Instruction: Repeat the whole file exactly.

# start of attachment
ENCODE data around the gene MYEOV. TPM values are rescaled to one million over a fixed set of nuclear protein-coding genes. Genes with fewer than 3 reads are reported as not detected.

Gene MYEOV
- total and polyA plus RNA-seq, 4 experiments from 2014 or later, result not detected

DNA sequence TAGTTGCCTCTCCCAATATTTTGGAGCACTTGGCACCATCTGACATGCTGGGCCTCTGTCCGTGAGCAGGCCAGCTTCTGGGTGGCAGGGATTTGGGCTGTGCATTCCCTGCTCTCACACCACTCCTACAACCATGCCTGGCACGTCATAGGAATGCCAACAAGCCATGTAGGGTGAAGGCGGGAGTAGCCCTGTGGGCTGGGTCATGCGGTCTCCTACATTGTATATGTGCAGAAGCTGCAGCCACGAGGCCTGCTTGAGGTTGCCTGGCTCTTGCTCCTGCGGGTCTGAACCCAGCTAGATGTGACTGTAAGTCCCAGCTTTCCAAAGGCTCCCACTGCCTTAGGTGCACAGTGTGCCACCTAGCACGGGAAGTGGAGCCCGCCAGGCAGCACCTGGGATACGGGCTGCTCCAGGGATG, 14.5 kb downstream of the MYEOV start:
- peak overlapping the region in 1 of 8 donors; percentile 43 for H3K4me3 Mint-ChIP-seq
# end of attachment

ENCODE data around the gene MYEOV. TPM values are rescaled to one million over a fixed set of nuclear protein-coding genes. Genes with fewer than 3 reads are reported as not detected.

Gene MYEOV
- total and polyA plus RNA-seq, 4 experiments from 2014 or later, result not detected

DNA sequence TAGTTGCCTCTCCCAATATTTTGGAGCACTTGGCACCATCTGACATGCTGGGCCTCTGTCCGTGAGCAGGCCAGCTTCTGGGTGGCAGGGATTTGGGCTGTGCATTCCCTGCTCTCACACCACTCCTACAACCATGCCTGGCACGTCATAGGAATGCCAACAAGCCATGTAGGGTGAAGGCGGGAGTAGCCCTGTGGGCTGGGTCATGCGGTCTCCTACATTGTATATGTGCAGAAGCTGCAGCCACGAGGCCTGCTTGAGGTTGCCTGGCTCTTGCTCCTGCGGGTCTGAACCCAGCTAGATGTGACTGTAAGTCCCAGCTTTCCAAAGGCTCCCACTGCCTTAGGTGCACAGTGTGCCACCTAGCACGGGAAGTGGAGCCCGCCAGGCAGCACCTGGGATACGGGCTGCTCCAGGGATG, 14.5 kb downstream of the MYEOV start:
- peak overlapping the region in 1 of 8 donors; percentile 43 for H3K4me3 Mint-ChIP-seq